Brokedown Palace (1999)

Written by John Chard on July 18, 2014

That's all freedom is... an illusion.

Two carefree teenage girls are jailed in Thailand for allegedly smuggling Heroin while on vacation.

It has become the stuff of reality nightmares, seemingly every year there is the reports of foreigners abroad caught smuggling drugs. Quite often the innocence is starkly protested, claims of being duped or threatened into being drug mules through customs borders. Brokedown Palace is an interpretation of one such instance.

There's a viable complaint about the film that it condenses the harsh realities of the surroundings, this "Brokedown Palace" is not portrayed as the dirty hell holes they so often are in reality. This initially gives the film a sort of false feel, that we are being fed a watered down Hollywood production of something very serious.

However, looking deeper into the picture as a character piece, Jonathan Kaplan's film beats a mighty heart and has brain staying power as well. Claire Danes and Kate Beckinsale (both superb) are the two friends at the centre of this mystery. Story is more concerned with how their friendship copes under the trying circumstances. Through the initial shock of their situation, to the faux trial, the interactions with others and the relationship they have with their American lawyer, Hank the Yank (Bill Pullman). There's also the not small matter that one of the girls might actually be guilty as charged? Which really gives the piece an intriguing kick.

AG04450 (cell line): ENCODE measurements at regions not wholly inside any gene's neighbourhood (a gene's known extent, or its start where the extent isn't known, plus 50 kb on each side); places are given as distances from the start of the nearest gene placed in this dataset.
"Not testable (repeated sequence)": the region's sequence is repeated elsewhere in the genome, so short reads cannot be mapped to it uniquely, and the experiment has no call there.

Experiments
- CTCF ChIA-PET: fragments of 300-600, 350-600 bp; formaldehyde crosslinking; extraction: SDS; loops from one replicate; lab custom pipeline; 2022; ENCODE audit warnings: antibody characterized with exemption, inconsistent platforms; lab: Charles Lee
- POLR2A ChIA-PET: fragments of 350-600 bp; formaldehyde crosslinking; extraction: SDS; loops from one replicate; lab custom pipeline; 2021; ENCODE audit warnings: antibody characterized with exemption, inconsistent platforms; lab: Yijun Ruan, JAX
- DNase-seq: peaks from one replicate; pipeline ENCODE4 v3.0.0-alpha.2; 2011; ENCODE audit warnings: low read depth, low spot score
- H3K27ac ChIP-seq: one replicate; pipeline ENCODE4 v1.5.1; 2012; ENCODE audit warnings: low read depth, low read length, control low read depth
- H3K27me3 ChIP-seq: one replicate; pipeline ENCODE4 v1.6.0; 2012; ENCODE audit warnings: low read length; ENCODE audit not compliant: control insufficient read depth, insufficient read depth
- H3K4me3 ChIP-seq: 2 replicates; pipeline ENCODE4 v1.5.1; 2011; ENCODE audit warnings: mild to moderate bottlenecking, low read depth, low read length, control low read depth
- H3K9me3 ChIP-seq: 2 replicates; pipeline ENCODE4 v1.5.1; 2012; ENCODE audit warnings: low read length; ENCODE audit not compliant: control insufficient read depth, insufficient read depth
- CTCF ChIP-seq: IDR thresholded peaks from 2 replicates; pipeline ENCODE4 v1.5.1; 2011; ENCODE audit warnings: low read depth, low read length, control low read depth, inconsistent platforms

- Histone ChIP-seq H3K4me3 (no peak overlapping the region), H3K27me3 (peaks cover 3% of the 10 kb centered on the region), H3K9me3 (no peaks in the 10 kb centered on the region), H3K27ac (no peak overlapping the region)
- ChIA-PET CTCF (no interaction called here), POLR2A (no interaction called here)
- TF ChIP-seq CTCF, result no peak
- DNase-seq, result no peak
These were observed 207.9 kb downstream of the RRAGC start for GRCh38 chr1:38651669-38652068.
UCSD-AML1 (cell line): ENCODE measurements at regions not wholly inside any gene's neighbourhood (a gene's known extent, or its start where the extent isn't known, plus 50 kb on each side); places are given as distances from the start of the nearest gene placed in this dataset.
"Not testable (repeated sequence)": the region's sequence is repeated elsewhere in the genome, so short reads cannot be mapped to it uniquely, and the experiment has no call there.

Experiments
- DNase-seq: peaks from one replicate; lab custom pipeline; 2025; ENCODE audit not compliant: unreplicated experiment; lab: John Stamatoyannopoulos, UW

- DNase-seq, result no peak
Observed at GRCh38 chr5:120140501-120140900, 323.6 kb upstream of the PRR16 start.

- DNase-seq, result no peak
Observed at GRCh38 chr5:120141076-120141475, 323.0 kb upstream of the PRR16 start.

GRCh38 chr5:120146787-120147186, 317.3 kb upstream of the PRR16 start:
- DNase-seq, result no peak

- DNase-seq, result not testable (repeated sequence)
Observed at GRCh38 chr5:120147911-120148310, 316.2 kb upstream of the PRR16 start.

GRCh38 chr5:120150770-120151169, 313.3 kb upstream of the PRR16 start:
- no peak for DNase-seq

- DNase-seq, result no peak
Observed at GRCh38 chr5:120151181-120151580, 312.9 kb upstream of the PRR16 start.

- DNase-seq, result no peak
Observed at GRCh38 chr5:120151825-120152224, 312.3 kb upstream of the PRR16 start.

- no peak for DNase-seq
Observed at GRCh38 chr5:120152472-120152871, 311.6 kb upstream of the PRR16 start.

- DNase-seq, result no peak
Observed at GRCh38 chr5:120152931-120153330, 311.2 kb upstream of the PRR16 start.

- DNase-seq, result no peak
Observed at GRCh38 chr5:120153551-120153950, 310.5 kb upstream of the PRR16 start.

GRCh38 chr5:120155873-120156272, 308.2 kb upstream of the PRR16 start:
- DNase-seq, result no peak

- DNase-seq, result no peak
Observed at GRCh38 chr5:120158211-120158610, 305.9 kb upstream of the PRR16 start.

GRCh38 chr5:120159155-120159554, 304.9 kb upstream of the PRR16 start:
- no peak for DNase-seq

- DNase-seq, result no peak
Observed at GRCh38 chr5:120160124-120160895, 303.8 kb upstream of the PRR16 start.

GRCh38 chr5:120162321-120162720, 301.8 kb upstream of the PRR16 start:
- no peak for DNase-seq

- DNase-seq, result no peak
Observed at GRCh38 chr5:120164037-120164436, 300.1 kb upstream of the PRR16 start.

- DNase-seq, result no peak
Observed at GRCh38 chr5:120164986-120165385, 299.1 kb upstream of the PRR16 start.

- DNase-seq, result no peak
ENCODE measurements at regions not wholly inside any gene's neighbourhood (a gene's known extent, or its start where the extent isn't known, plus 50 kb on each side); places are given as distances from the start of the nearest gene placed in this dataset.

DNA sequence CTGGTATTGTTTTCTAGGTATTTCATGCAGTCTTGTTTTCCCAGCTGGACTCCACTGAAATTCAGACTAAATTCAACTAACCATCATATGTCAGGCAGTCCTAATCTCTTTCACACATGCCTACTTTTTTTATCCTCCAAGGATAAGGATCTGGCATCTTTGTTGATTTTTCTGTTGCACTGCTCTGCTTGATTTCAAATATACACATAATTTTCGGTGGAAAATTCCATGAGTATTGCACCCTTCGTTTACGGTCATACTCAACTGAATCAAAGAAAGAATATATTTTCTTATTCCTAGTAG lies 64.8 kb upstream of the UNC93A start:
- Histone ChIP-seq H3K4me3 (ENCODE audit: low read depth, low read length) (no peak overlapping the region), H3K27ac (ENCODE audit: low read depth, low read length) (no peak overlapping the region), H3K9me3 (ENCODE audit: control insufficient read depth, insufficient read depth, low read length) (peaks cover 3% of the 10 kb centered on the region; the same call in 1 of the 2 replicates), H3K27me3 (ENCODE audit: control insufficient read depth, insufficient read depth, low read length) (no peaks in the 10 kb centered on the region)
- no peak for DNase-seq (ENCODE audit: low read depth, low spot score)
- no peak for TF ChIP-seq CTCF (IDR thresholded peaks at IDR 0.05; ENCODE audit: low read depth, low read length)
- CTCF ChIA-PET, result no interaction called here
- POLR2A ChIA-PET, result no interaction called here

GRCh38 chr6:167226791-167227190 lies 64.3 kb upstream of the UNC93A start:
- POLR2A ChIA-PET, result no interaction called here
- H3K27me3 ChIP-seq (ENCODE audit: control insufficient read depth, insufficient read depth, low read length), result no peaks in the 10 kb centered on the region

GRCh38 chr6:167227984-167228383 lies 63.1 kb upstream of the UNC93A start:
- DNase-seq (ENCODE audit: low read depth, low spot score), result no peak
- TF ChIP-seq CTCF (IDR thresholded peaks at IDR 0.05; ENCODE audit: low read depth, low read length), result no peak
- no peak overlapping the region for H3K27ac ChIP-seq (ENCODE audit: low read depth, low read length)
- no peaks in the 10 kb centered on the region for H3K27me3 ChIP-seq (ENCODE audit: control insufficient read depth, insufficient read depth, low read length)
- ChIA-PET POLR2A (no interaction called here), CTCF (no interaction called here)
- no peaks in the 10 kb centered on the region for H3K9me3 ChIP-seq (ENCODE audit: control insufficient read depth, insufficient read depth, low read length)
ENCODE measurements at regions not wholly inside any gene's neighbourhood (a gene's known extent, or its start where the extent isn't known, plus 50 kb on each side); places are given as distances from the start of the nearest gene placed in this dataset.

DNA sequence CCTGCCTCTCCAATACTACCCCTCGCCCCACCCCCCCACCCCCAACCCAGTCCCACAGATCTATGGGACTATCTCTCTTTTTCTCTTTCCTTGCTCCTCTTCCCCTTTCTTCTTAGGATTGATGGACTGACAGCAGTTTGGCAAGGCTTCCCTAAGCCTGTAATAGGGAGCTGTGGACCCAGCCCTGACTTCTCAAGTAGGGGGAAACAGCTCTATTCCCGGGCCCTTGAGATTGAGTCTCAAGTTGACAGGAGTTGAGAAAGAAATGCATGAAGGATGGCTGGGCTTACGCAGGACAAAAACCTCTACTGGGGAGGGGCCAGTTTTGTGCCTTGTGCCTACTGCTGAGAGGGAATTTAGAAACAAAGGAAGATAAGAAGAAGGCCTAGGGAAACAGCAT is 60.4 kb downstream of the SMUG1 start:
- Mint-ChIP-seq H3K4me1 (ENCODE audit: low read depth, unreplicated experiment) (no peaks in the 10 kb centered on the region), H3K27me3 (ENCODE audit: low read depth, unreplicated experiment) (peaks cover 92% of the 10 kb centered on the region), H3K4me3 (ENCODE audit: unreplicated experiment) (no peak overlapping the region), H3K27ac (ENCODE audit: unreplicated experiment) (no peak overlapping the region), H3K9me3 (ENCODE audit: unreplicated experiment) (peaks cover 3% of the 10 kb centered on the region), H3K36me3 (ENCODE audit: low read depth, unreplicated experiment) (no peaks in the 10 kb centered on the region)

Unfortunately it falls down in other areas. How come the girls are perfectly coiffured? Quite often splendidly attired in cosmetics? As Kaplan strains for authenticity in human interactions, he loses credibility elsewhere because these two girls look like actors who have had a "don't make me look ugly" clause inserted into their contracts. Ultimately when the story is dialled into the two girls and their friendship, Brokedown Palace hits the heights required, elsewhere it's a disappointment and it's not hard to understand why the two lead actresses practically disowned the film shortly after their publicity commitments were over. 6/10